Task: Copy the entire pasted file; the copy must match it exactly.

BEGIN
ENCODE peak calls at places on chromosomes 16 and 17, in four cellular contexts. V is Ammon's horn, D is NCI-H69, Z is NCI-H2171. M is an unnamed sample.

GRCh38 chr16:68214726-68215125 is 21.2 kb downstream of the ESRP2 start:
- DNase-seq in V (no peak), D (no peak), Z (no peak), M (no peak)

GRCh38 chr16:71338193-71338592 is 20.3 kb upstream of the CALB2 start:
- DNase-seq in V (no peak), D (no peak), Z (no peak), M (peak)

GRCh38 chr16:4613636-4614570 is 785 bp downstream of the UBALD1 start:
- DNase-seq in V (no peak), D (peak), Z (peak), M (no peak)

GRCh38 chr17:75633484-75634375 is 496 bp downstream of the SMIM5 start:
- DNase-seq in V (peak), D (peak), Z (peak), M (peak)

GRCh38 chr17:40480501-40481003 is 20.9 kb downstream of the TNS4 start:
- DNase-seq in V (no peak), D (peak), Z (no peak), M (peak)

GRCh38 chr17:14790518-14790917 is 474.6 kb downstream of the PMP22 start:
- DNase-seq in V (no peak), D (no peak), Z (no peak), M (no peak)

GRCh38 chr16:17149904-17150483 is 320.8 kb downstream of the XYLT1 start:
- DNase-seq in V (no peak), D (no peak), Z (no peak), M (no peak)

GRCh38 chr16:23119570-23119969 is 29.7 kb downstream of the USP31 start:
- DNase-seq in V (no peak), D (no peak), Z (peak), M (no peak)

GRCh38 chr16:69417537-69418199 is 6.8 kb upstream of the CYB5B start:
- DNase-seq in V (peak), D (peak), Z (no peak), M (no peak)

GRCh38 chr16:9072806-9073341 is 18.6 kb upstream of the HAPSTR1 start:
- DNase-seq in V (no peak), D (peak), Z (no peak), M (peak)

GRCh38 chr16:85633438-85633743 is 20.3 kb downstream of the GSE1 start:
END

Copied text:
ENCODE peak calls at places on chromosomes 16 and 17, in four cellular contexts. V is Ammon's horn, D is NCI-H69, Z is NCI-H2171. M is an unnamed sample.

GRCh38 chr16:68214726-68215125 is 21.2 kb downstream of the ESRP2 start:
- DNase-seq in V (no peak), D (no peak), Z (no peak), M (no peak)

GRCh38 chr16:71338193-71338592 is 20.3 kb upstream of the CALB2 start:
- DNase-seq in V (no peak), D (no peak), Z (no peak), M (peak)

GRCh38 chr16:4613636-4614570 is 785 bp downstream of the UBALD1 start:
- DNase-seq in V (no peak), D (peak), Z (peak), M (no peak)

GRCh38 chr17:75633484-75634375 is 496 bp downstream of the SMIM5 start:
- DNase-seq in V (peak), D (peak), Z (peak), M (peak)

GRCh38 chr17:40480501-40481003 is 20.9 kb downstream of the TNS4 start:
- DNase-seq in V (no peak), D (peak), Z (no peak), M (peak)

GRCh38 chr17:14790518-14790917 is 474.6 kb downstream of the PMP22 start:
- DNase-seq in V (no peak), D (no peak), Z (no peak), M (no peak)

GRCh38 chr16:17149904-17150483 is 320.8 kb downstream of the XYLT1 start:
- DNase-seq in V (no peak), D (no peak), Z (no peak), M (no peak)

GRCh38 chr16:23119570-23119969 is 29.7 kb downstream of the USP31 start:
- DNase-seq in V (no peak), D (no peak), Z (peak), M (no peak)

GRCh38 chr16:69417537-69418199 is 6.8 kb upstream of the CYB5B start:
- DNase-seq in V (peak), D (peak), Z (no peak), M (no peak)

GRCh38 chr16:9072806-9073341 is 18.6 kb upstream of the HAPSTR1 start:
- DNase-seq in V (no peak), D (peak), Z (no peak), M (peak)

GRCh38 chr16:85633438-85633743 is 20.3 kb downstream of the GSE1 start: